Broadcom Makes Concessions for Upset VMware Cloud Partners

Broadcom is pulling back on some of its more controversial new requirements and deadlines. Meanwhile, we’re looking into reports that Broadcom has booted AWS from the VMware Cloud Service Provider Program.

Kelly Teal, Contributing Editor

May 1, 2024

4 Min Read
VMware cloud partners get concessions

Broadcom seems to be making more concessions for VMware cloud service providers upset by all the changes enacted since the close of the $61 billion deal.

And some newly unveiled policies appear aimed at appeasing members of CISPE, the European trade group of cloud providers that has been very vocal about asking regulators to investigate Broadcom’s handling of VMware.

A Little History

In mid-April, Broadcom CEO Hock Tan set out to address partners’ and customers’ questions and concerns about the VMware cloud partner program upheaval, “head on.” As part of that, he outlined some pending shifts around requirements for VMware Cloud Service Provider partners.

CISPE, notably, pushed back on Tan’s assertions, saying that “Broadcom’s response to market outrage solves nothing.”

The association’s statement also happened to come as reports circulated that European antitrust authorities have pressed Broadcom for more information about its recent moves.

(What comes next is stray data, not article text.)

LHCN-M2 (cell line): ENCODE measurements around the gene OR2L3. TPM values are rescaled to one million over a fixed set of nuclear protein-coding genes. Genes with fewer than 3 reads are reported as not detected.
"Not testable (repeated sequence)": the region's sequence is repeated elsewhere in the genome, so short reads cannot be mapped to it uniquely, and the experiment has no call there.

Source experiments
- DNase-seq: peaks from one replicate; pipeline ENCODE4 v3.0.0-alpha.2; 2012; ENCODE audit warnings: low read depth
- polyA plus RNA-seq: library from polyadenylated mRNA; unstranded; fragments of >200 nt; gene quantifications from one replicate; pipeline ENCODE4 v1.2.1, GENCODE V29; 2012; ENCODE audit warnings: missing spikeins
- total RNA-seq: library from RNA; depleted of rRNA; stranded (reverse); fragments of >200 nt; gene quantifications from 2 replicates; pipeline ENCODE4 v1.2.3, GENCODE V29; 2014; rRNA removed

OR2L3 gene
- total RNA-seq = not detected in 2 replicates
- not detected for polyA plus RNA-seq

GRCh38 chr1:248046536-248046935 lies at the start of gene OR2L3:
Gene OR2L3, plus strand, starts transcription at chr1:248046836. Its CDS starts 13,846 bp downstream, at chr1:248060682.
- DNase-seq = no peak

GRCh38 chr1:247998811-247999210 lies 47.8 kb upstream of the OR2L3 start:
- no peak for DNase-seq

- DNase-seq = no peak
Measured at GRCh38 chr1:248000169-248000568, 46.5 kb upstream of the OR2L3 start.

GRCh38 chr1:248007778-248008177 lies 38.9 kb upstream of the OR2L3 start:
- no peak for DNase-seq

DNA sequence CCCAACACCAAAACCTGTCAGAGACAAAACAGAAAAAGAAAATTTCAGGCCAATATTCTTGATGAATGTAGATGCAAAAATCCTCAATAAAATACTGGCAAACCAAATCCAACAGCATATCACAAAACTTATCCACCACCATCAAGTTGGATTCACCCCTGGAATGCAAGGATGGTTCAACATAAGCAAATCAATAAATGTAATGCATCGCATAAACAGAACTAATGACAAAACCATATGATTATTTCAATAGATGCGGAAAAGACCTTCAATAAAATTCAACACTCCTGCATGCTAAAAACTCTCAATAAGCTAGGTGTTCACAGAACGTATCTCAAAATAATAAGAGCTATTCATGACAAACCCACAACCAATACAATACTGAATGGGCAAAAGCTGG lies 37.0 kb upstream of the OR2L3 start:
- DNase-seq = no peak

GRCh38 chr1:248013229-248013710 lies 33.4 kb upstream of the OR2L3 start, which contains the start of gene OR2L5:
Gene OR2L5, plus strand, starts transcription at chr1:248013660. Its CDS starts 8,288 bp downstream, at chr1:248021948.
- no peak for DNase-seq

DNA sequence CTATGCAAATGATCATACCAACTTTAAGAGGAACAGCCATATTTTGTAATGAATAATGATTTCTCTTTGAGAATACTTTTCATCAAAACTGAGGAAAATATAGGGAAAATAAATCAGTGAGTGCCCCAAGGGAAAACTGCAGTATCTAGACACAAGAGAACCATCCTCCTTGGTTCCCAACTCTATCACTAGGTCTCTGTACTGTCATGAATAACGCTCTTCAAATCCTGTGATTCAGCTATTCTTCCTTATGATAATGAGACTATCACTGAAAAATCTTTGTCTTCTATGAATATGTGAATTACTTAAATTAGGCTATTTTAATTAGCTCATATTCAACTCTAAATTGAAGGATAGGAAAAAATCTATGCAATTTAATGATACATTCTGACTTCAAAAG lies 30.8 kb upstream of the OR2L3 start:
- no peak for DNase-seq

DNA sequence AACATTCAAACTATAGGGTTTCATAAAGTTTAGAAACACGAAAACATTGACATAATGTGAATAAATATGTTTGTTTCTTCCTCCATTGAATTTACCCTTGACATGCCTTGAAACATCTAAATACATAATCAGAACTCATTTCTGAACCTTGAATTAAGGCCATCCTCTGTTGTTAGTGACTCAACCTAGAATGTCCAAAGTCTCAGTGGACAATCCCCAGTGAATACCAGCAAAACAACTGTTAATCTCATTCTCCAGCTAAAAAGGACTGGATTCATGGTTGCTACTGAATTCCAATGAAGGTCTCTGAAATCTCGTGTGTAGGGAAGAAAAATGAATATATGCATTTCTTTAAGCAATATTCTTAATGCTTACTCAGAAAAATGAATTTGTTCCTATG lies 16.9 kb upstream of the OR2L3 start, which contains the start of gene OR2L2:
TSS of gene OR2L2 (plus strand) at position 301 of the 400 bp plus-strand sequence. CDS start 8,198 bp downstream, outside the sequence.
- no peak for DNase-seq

Now there’s more insight into Broadcom’s stance around VMware cloud service provider partners, and how they’ll navigate new tiers and ways of selling and provisioning.

Changes to the Registered Tier

On April 30, Ahmar Mohammad, vice president of partners, managed services and solutions sales, provided some details that expound on Tan’s previous missive.

Related:CISPE and Broadcom: VMware Tussle Continues as EU Sends Info Request

VMware's Ahmar Mohammad

First, Broadcom is expanding access to the VMware cloud service provider Premier tier. While all existing members of this level will keep that status, existing and qualified Registered partners are included now, too.

Broadcom told Channel Futures that all three tiers -- Pinnacle, Premier and Registered -- remain intact. Registered is the level for partners who can't meet Premier criteria; they sell through the white-label program.